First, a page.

Modelling Lake Mývatn’s freshwater reservoir effect: Utilisation of the statistical program FRUITS to assist in the re-interpretation of radiocarbon dates from a cemetery at Hofstaðir, north-east Iceland

Sayle, K. L. , Hamilton, W. D. , Gestsdóttir, H. and Cook, G. T. (2016) Modelling Lake Mývatn’s freshwater reservoir effect: Utilisation of the statistical program FRUITS to assist in the re-interpretation of radiocarbon dates from a cemetery at Hofstaðir, north-east Iceland. Quaternary Geochronology, 36, pp. 1-11. (doi:10.1016/j.quageo.2016.07.001)

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Abstract

The methodology for correcting radiocarbon (14C) ages for a marine reservoir effect is now reasonably well defined, while a similar correction for a freshwater reservoir effect has been demonstrated to be feasible under certain circumstances. However, adjusting radiocarbon ages to account for both sources of non-terrestrial carbon has proven challenging. Traditionally, the stable carbon (δ13C) or nitrogen (δ15N) isotope values in bone collagen can be used to determine the percentage of non-terrestrial protein in a person’s diet, and the 14C age can then be amended accordingly. In this study, 46 bodies excavated from the medieval cemetery at Hofstaðir, near Lake Mývatn, in north-east Iceland were 14C-dated. A large number of individuals were found to pre-date the settlement (landnám) of Iceland in AD 871 ± 2, inferring that a proportion of their diet must have contained some non-terrestrial protein that produced a reservoir effect. As freshwater fish from Lake Mývatn and marine fish have similar bone collagen δ13C values, using only one isotope to differentiate between the two food sources was not feasible. Therefore, δ13C, δ15N and δ34S isotope values for various terrestrial animals, and marine and freshwater fish were incorporated into the Bayesian mixing modelling program FRUITS (Food Reconstruction Using Isotopic Transferred Signals) to more accurately determine the diet of each individual. Their 14C ages were then corrected for both a freshwater and marine reservoir effect before Bayesian chronological modelling was employed to provide a more robust time frame for when the cemetery was in use. Previous findings suggested activity began shortly after landnám, however this study indicates that the cemetery was in use between the 11th and 13th centuries.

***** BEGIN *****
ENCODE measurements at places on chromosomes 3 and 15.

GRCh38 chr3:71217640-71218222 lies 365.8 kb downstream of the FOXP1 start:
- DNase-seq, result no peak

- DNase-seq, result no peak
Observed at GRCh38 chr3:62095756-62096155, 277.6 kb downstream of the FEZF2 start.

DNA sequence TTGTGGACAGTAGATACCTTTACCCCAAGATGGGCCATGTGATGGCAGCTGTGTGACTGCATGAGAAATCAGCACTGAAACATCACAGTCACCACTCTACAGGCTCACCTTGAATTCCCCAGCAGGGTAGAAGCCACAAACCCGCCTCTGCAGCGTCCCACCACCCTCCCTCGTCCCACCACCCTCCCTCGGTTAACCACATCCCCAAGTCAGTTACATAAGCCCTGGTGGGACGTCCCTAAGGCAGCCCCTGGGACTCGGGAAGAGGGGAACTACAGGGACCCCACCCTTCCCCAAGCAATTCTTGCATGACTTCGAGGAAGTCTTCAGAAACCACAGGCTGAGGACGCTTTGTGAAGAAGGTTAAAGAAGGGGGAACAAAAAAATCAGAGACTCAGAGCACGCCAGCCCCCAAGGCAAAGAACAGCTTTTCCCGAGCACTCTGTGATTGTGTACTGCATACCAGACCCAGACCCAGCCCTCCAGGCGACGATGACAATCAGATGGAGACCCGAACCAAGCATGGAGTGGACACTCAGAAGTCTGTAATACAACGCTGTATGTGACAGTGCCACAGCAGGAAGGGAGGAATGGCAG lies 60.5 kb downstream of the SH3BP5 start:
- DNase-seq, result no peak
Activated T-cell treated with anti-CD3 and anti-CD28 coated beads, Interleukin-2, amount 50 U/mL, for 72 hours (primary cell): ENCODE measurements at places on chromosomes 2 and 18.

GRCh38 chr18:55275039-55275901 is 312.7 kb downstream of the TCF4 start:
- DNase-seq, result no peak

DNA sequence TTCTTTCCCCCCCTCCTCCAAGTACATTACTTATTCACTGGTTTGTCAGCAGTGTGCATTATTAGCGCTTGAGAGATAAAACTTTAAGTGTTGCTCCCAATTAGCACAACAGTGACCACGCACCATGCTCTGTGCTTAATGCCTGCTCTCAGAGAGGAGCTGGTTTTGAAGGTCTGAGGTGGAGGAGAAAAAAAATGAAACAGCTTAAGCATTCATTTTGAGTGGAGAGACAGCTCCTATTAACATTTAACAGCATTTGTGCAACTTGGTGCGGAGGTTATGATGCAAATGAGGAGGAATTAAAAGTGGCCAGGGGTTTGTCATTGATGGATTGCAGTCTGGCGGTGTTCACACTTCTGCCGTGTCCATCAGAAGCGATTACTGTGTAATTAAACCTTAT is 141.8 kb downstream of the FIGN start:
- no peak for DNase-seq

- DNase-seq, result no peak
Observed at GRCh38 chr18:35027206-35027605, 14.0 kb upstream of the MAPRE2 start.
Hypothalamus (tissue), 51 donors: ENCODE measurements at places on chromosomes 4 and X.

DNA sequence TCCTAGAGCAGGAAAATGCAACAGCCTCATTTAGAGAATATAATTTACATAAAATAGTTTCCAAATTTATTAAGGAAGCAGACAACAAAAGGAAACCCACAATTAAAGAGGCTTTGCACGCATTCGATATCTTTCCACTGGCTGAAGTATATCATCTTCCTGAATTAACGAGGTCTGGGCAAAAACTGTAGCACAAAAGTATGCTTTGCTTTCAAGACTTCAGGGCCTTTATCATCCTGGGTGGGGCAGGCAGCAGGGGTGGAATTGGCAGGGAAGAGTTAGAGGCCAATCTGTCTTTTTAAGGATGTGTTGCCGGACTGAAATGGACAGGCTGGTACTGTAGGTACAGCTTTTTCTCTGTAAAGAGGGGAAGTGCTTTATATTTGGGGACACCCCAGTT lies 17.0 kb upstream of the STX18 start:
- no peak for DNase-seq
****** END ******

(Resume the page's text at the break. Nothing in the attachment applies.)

Item Type:Articles
Status:Published
Refereed:Yes
Glasgow Author(s) Enlighten ID:Cook, Professor Gordon and Sayle, Dr Kerry and Hamilton, Dr William
Authors: Sayle, K. L., Hamilton, W. D., Gestsdóttir, H., and Cook, G. T.
College/School:College of Science and Engineering > Scottish Universities Environmental Research Centre
Journal Name:Quaternary Geochronology
Publisher:Elsevier
ISSN:1871-1014
ISSN (Online):1878-0350
Published Online:21 July 2016
Copyright Holders:Copyright © 2016 Elsevier
First Published:First published in Quaternary Geochronology 2016
Publisher Policy:Reproduced in accordance with the copyright policy of the publisher

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